Many viewed the song as satanic as they criticized the artist, but Lil Nas X has said that the song is a reflection of the internal battle he felt regarding his queer personality. “we get to decide OUR own destiny, never let the world decide it for YOU!” he said.
On Twitter, he also said, “y’all told 19 year old who had just escapted the lowest point of his life that he would never have a hit again. You told him to stop while he’s ahead. He could’ve gave up but 4 platinum songs and 2 #1’s later, he’s still here.”
The Hot 100 blends all-genre U.S streaming, radio airplay, and sales data to arrive at chart data. “Montero” was released on March 26 on Columbia Records is the 1,120th No. 1 single in the Hot 100’s 62-year history, according to Billboard. It’s also Lil Nas X’s first song to debut at No. 1.
According to Billboard, the song recorded 46.9 million U.S streams and sold 21,000 downloads in its first week.
After a week of controversy, meme-making, and some of the most sublime shitposting the internet has ever seen, “Montero (Call Me By Your Name)” — Lil Nas X’sCall Me By Your Name-referencing new single, which arrived last week with an ultra-horny, ultra-biblical video — has hit number one on the Billboard Hot 100 singles chart. The track unseats Justin Bieber’s “Peaches”, which itself was No. 1 for one week, displacing Cardi B’s “Up”. Lil Nas X responded to the news on Twitter with a sweet, rare display of earnestness: “y’all told a 19 year old who had just escaped the lowest point of his life that he would never have a hit again. you told him to stop while he’s ahead. he could’ve gave up. but 4 multi platinum songs and 2 #1’s later, he’s still here. thank you to my team and my fans! ily”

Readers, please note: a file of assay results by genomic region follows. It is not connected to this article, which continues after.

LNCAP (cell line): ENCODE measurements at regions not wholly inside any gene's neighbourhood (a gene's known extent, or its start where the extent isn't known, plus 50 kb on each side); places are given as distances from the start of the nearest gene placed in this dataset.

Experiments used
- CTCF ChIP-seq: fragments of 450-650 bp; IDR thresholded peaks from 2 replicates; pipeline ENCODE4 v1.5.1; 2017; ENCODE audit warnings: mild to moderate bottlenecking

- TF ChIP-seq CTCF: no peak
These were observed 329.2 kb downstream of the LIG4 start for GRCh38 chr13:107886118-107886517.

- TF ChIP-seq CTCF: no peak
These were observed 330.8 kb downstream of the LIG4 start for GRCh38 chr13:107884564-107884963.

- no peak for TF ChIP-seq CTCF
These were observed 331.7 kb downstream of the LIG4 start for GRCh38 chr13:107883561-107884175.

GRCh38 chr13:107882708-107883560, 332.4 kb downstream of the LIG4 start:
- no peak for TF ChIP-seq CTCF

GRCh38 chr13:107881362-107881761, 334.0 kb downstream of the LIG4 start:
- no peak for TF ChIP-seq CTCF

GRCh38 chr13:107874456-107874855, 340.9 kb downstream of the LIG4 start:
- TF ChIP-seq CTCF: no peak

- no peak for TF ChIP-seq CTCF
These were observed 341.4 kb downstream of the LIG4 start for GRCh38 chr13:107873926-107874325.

y’all told a 19 year old who had just escaped the lowest point of his life that he would never have a hit again. you told him to stop while he’s ahead. he could’ve gave up. but 4 multi platinum songs and 2 #1’s later, he’s still here. thank you to my team and my fans! ily 🏹🤍 https://t.co/cW0UiXjJOk
After that display of earnestness, he switched to his usual, most inspiring mode: trolling. Tweets celebrating the song’s ascendance to No. 1 include: “SUCK MY DICK! LETS GOOOO!!”; “LETS GO GAY AGENDA!!!!”; “i hope my haters are sad. i hope they are crying. i want your tears to fill my grammy cup.”; and “god i am gonna do so much sex tonight”.